After I reluctantly took the screening off, all that was left for public awareness was the handmade field cross we had in our front yard - which was good... But as silly as it sounds, the truck just felt lonely.
For some unknown reason, the year of 2022 was life changing and life defining for me. I cannot explain why or what, but self improvement, self discovery has its costs. I was lost in my own way. Lost in purpose, lost in personal and professional identity. I wasn't sad, but I was sad. Something was going on inside me and for those who knew me best, it had been going on in the background for months. I believe that when the screening started to come off was the universe trying to tell me that my life was due for new tires and a reboot. As if the project manager knew me like a good friend would... I barely made it 18 months with the GUD wrap and only 3 months without the significant message. Following a weekend of yard work while listening to my own kind of motivational affirmations, I couldn't take it anymore - I took the wrap off.
A literal hard stop, cold reboot.
Talk about stripping down naked and just being there! Ugh! like a self-inflicted bad dream come true. Naked as a M-Fer! My wife hated it! Shit! She didn't even know I did it! My neighbors couldn't stand it! I actually had to present a business card at a main gate to get into a neighborhood for a job - of which I had been going to for years! It was as if someone, me, took off all my tattoos and threw them away. Over the course of time I was going through a metamorphosis, like a very deep level of purpose and intentionality. Although it wasn't fun taking the wrap off, it was necessary. What kept driving at me were those impacting words, "Living a life worthy of their sacrifice". I had already been without them for months now, but this felt different. Not that I didn't know what they meant, I guess I just had immense clarity to the emotion of what that meant to me. So I leaned into that feeling. For me and where I am in life, those seven words combined are the most powerful I have ever heard. They are words that memorialize those who are no longer here in the physical, mental, or emotional. Whether it be our Military, First Responders, or even those who've served in a capacity that changed your life. Combine that significance with the mindset of "being grateful". Together, they are a call to action:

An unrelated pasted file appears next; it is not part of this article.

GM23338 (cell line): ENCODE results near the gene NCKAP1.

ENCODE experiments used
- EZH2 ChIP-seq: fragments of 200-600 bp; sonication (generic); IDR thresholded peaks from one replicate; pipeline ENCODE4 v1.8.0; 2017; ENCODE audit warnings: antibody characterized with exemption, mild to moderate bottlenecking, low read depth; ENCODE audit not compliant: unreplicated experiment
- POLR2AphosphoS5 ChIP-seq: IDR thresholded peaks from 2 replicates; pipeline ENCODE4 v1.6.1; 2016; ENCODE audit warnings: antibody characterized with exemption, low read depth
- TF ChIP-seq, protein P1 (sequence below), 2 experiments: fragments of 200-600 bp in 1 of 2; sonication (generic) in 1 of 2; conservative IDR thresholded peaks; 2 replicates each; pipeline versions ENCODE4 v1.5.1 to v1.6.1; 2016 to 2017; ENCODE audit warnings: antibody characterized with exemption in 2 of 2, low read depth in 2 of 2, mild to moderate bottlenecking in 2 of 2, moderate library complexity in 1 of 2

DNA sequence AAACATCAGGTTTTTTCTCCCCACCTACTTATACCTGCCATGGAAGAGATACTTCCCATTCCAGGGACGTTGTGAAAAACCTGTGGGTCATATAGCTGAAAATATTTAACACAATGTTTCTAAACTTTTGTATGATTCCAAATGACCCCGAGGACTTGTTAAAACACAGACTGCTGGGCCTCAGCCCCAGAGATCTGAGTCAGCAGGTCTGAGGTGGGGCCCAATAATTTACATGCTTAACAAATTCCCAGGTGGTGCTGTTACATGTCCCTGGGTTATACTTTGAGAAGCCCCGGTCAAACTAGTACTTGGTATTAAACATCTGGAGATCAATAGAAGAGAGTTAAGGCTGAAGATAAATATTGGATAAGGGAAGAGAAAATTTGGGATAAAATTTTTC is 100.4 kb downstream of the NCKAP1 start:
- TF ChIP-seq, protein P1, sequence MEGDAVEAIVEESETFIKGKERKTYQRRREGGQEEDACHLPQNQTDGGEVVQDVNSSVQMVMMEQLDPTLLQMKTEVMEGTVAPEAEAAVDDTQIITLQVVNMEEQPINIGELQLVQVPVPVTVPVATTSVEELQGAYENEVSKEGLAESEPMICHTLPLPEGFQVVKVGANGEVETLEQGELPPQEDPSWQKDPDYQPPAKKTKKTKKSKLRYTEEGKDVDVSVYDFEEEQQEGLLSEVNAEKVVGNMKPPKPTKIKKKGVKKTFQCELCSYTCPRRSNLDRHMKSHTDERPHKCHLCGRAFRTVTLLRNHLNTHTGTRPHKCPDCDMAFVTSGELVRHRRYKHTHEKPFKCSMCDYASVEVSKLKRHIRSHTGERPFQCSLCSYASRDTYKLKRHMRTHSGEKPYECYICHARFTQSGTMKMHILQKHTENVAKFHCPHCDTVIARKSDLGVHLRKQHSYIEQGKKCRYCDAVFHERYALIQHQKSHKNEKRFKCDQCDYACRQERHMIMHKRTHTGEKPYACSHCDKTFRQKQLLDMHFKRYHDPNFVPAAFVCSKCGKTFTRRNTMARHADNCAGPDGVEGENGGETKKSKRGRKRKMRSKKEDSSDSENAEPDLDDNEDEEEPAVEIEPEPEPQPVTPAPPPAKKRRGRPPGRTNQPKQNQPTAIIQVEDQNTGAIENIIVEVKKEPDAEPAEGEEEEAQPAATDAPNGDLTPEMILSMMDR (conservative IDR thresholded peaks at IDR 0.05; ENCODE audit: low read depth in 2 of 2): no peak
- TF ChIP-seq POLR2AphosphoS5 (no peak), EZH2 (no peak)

Live your life worthy of their sacrifice, be grateful.
There's no shortage of me being a grateful man as I have fully embodied that word for the rest of my life. This is a quiet advantage, however, it's on my arm to keep me grounded and always remember.
When I look back on my life recalling the family and friends that have passed away, it's those words t